Traffic updates have recently become a standard feature offered by the major Web portals as well as a number of specialized services that send the information to cars or to smartphones and other portable devices.

Greg Sterling, an Internet analyst at Sterling Market Intelligence in San Francisco, said there was consumer demand for traffic information, especially among mobile users. The challenge, he said, will be to demonstrate the improvement the company is claiming.

“This is a sophisticated layer of technology that will not be easily understood by the average person,” he said.

The project began in 2003 when Eric Horvitz, an artificial-intelligence researcher at Microsoft, found himself stuck on the freeway while looking for a new restaurant in Seattle. Thinking that he might avoid the traffic jam, he instructed the navigation device in his car to route him via side streets. The result was a nightmare.

“It was awful,” he said. “Everything seemed to be backed up.”

That set Mr. Horvitz, who is the current president of the Association for the Advancement of Artificial Intelligence, to pondering the problem.

“It hit me that we had to do all the side streets,” he said. “We really needed to understand the whole city.”

The Microsoft researchers began trying to do just that by building software algorithms that modeled traffic behavior and collecting trip data from Microsoft employees who volunteered to carry G.P.S. units in their cars.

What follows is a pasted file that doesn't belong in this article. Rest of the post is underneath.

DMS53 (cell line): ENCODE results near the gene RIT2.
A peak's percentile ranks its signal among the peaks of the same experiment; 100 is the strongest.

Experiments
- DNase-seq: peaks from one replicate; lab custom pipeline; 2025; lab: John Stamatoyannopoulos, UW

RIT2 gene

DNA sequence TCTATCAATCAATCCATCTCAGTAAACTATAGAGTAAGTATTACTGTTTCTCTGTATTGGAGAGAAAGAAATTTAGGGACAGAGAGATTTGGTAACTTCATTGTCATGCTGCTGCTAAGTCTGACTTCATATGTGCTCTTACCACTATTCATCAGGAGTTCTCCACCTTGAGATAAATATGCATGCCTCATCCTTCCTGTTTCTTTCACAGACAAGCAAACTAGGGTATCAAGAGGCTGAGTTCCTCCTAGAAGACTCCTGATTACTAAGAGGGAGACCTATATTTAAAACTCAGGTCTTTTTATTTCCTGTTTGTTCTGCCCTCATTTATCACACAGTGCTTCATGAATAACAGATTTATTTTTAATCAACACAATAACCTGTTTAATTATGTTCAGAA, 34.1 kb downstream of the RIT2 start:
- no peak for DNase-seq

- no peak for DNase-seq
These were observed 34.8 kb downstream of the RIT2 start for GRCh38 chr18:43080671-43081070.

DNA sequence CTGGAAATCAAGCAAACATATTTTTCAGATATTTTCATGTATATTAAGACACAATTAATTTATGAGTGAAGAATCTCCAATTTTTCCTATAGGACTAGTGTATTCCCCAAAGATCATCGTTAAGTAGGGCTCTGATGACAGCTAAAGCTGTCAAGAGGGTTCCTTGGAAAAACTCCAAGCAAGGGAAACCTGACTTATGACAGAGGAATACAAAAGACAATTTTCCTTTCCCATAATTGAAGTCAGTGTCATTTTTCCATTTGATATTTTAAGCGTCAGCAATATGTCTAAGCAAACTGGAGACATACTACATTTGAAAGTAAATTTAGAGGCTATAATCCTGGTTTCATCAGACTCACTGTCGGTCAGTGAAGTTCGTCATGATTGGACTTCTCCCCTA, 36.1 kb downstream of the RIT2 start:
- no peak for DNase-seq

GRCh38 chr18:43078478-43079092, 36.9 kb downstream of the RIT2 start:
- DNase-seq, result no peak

In the end they were able to build a model for predicting traffic based on four years of data and 16,500 discrete trips covering over 125,000 miles. The system effectively created individual “personalities” for over 819,000 road segments in the Seattle region.

After creating the Clearflow simulation for Seattle, the Microsoft researchers were able to transfer the model by using the algorithms they had developed and then applying them to other cities. The city models are combined with live traffic data generated by networks of highway sensors to create about 60 million road segments, allowing the system to predict congestion based on time of day, weather and other variables like sporting events.

“I consider this to be the moon mission of our machine-learning research,” Mr. Horvitz said. “I’m still buzzing with the glow that this is actually possible.”

Find here

Home II Large Hadron Cillider News